Five reasons why it's time Manchester United got rid of Robin van Persie

Pete Sharland thinks it's time Manchester United shifted their star Dutchman. Here's why...

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“The truth is I'm very happy here at this club. I signed for four years and I'd be delighted to stay even longer, beyond the next two years I have left on my contract. This is how I feel, although it's not what has been suggested in the media.”

Those were the words spoken by Robin van Persie to Manchester United’s official matchday programme United Review, in what must be the loosest description of an ‘exclusive’ interview. Fans and pundits alike were under no illusions about the statement's timing, but nevertheless you couldn’t help feeling the Dutchman could make the difference ahead of Liverpool's trip to Old Trafford.

What transpired turned out to be worse than even the most pessimistic United fan’s unimaginable nightmare. Not only was Van Persie a peripheral figure throughout, but his performance was further scrutinised as his opposite number Luis Suarez hassled the United defenders with his work-rate and movement all afternoon.

David Moyes’ delay in making a substitution was bizarre, and it was even stranger to see Van Persie remain on the field when he was clearly having no effect on the game. The 30-year-old's display will have done nothing to quash the rumours that he could be set to leave the club in summer - but that could be no bad thing for United.

1) Recoup some cash while they still can

If you’re looking at it from a purely financial perspective, then cashing in on Van Persie makes perfect sense. If United sold up this summer they’d probably be able to recoup a good deal of the £24 million they paid Arsenal two summers ago. They would probably have to accept a loss, but if they keep him it's hard to imagine any other scenario than him leaving on a free when his contract expires in 2016.

If he does stay, he'll probably want a new deal, and having seen the size of Wayne Rooney’s new one the Dutchman will hardly settle for a wage cut or a freeze of any sort. If United allow Van Persie to leave, that’s anywhere between £200,000 and £250,000 (depending on which reports you believe) per week off the wage bill. That, combined with the departure of Nemanja Vidic and possible exits of Rio Ferdinand, Nani, Patrice Evra and Ashley Young, would give United a lot more money to play with.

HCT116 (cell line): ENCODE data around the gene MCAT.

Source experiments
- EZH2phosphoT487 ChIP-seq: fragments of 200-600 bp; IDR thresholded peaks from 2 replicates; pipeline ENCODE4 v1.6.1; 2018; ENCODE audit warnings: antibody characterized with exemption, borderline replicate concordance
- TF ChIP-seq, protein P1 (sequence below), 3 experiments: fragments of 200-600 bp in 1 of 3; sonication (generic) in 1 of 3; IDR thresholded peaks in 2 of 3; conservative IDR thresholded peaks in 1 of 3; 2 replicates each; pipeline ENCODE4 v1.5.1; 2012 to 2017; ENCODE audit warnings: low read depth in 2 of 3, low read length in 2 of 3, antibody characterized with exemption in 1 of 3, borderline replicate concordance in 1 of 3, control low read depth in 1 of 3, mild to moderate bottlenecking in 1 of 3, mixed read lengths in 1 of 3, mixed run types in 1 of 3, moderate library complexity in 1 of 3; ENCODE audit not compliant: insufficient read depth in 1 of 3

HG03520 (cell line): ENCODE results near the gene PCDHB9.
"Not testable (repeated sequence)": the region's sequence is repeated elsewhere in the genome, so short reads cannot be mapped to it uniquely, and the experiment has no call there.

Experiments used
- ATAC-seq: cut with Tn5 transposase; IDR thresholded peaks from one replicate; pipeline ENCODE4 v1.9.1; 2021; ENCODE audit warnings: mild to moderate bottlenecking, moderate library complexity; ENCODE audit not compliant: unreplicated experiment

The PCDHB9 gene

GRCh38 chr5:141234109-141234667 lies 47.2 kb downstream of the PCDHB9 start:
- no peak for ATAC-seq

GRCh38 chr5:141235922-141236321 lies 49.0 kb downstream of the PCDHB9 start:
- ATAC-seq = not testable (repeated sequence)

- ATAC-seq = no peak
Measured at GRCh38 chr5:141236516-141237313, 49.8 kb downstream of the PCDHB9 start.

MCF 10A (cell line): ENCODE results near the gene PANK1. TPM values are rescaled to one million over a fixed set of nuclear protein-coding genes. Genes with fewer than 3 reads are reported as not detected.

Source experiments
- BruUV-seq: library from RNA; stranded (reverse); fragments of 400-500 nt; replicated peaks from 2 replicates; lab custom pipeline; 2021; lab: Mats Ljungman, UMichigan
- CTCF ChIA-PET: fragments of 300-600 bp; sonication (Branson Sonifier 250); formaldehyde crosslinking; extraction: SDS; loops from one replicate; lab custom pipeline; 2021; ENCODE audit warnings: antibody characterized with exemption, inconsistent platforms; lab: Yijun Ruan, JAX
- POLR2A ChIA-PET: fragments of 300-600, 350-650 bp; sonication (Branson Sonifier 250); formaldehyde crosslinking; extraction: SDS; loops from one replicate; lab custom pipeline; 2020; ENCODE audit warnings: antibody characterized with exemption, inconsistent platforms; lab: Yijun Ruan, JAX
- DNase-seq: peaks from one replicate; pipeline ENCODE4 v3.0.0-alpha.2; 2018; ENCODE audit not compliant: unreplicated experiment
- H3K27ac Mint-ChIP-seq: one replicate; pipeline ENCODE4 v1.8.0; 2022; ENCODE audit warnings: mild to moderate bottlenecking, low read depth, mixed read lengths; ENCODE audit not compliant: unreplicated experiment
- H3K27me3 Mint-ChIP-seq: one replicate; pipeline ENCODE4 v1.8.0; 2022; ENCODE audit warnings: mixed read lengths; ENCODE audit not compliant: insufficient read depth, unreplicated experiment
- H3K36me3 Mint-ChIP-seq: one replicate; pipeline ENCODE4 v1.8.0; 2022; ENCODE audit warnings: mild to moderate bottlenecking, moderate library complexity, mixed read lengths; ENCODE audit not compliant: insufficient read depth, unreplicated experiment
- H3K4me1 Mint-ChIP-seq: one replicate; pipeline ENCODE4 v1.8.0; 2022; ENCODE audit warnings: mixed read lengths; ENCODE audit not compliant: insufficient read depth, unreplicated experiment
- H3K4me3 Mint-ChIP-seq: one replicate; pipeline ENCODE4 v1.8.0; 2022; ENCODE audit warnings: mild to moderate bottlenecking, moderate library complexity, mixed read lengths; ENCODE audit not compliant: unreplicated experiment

The extra money would give them the ability to address the real problem areas: defence and midfield, not attack. Otherwise they'll be stuck paying Van Persie a huge wage for another three years at least. His current deal expires when he’s almost 33, and at that point it’s hard to imagine anyone paying more than around £5m for him. The worst case scenario is that he is so delicate he could be injured for most of that, or worse so out of form that Moyes can’t play him.

David Moyes, Wayne Rooney

"And then he came in and was like 'I want what he's on'. Oh I laughed..."

2) It would free Juan Mata

Mata’s best football at Chelsea came when he had an out-and-out striker to operate behind, whether that was Didier Drogba, Fernando Torres or Demba Ba. The Spaniard played in his favoured No.10 role, feeding off the runs made and space created by the forward. He does not play his best football out on the wing with two forwards who love dropping deep.

Since joining United he has been asked by Moyes to play on the right wing, something that must be giving Jose Mourinho cause for chuckle. The Portuguese isn’t a fool; he tried Mata on the wing for the first few months of this season and quickly came to the conclusion that the Spaniard wouldn’t work in this role. Mourinho wasn’t always going to be playing with a No.10, after all, and even then he wanted extreme dynamism. Therefore, it was no surprise to see Mata leave.

What was quite unexpected, however, was just how correct Mourinho has proved to be so far. Mata looks lost in this team and he evidently doesn’t agree with being asked to play wide. His average position on Sunday was as central and as deep as Michael Carrick and Marouane Fellaini. This was because Van Persie and Rooney were occupying the position he wanted to drift into, although Rooney had drifted slightly out to the left in order to find some width. If Van Persie had stayed up top it would have allowed Mata to play in a more advanced position and perhaps influence play more.

Juan Mata, Manchester United

Mata has struggled to adapt since his big-money move

3) Other strikers' patience is running out

Manchester United currently have four strikers in their squad, but they only employ one. Both Van Persie and Rooney seem to play as attacking midfielders, while Danny Welbeck always ends up wide. Javier Hernandez is the only one who plays (or is played) as a proper striker, and even then his movement is so non-existent that it’s often like playing with 10 men.